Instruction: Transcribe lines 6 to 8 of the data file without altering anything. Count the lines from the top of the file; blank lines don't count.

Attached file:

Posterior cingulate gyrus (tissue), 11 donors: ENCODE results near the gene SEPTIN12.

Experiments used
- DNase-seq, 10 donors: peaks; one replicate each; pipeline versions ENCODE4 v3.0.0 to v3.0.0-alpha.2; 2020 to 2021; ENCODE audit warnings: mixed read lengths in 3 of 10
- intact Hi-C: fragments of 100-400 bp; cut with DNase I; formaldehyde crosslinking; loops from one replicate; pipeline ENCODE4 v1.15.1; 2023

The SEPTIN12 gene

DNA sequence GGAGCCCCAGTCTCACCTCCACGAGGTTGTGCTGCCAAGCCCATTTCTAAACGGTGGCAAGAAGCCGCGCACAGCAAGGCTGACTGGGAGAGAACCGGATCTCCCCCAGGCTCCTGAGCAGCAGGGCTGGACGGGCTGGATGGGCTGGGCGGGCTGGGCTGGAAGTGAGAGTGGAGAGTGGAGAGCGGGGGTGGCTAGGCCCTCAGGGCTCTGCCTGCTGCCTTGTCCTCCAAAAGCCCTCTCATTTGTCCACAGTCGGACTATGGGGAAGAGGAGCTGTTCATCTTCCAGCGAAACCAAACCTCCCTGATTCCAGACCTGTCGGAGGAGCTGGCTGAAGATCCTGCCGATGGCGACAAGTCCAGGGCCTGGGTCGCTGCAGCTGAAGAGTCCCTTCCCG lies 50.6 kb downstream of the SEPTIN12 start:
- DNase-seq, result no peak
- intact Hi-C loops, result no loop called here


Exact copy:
DNA sequence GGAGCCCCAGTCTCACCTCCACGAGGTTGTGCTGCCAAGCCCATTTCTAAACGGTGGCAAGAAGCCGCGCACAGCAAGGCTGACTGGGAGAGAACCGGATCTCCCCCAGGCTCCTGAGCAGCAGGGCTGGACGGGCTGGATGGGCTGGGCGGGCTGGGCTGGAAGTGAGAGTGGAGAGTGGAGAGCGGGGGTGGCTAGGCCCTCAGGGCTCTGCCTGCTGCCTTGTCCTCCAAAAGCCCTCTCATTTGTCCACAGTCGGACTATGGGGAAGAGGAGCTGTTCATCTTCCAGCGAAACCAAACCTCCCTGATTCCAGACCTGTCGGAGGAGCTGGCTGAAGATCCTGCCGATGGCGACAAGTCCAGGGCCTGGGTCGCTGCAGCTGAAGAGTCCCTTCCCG lies 50.6 kb downstream of the SEPTIN12 start:
- DNase-seq, result no peak
- intact Hi-C loops, result no loop called here